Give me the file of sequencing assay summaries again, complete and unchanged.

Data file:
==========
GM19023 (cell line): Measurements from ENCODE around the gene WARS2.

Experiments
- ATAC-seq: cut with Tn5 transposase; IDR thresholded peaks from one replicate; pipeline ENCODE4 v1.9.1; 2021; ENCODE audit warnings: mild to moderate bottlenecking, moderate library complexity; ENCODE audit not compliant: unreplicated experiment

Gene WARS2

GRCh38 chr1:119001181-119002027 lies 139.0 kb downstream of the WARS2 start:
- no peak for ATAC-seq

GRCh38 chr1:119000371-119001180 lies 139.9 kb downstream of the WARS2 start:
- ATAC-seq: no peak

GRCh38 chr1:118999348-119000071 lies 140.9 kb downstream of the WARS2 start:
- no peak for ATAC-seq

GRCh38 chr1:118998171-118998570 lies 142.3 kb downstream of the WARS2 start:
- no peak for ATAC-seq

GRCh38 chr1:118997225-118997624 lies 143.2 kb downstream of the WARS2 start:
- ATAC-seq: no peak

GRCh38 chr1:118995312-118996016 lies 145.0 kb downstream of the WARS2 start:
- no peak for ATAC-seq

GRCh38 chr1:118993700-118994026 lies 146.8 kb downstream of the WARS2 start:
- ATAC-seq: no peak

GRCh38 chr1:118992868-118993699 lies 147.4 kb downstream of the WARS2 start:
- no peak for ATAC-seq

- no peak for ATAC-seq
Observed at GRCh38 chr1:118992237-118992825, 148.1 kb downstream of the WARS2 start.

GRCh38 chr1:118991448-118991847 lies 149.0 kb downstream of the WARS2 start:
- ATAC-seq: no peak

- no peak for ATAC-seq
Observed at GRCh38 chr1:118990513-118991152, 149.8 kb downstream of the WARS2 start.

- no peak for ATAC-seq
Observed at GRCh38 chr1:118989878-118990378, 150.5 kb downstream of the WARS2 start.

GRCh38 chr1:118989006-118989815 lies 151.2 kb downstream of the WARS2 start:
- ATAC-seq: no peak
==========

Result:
GM19023 (cell line): Measurements from ENCODE around the gene WARS2.

Experiments
- ATAC-seq: cut with Tn5 transposase; IDR thresholded peaks from one replicate; pipeline ENCODE4 v1.9.1; 2021; ENCODE audit warnings: mild to moderate bottlenecking, moderate library complexity; ENCODE audit not compliant: unreplicated experiment

Gene WARS2

GRCh38 chr1:119001181-119002027 lies 139.0 kb downstream of the WARS2 start:
- no peak for ATAC-seq

GRCh38 chr1:119000371-119001180 lies 139.9 kb downstream of the WARS2 start:
- ATAC-seq: no peak

GRCh38 chr1:118999348-119000071 lies 140.9 kb downstream of the WARS2 start:
- no peak for ATAC-seq

GRCh38 chr1:118998171-118998570 lies 142.3 kb downstream of the WARS2 start:
- no peak for ATAC-seq

GRCh38 chr1:118997225-118997624 lies 143.2 kb downstream of the WARS2 start:
- ATAC-seq: no peak

GRCh38 chr1:118995312-118996016 lies 145.0 kb downstream of the WARS2 start:
- no peak for ATAC-seq

GRCh38 chr1:118993700-118994026 lies 146.8 kb downstream of the WARS2 start:
- ATAC-seq: no peak

GRCh38 chr1:118992868-118993699 lies 147.4 kb downstream of the WARS2 start:
- no peak for ATAC-seq

- no peak for ATAC-seq
Observed at GRCh38 chr1:118992237-118992825, 148.1 kb downstream of the WARS2 start.

GRCh38 chr1:118991448-118991847 lies 149.0 kb downstream of the WARS2 start:
- ATAC-seq: no peak

- no peak for ATAC-seq
Observed at GRCh38 chr1:118990513-118991152, 149.8 kb downstream of the WARS2 start.

- no peak for ATAC-seq
Observed at GRCh38 chr1:118989878-118990378, 150.5 kb downstream of the WARS2 start.

GRCh38 chr1:118989006-118989815 lies 151.2 kb downstream of the WARS2 start:
- ATAC-seq: no peak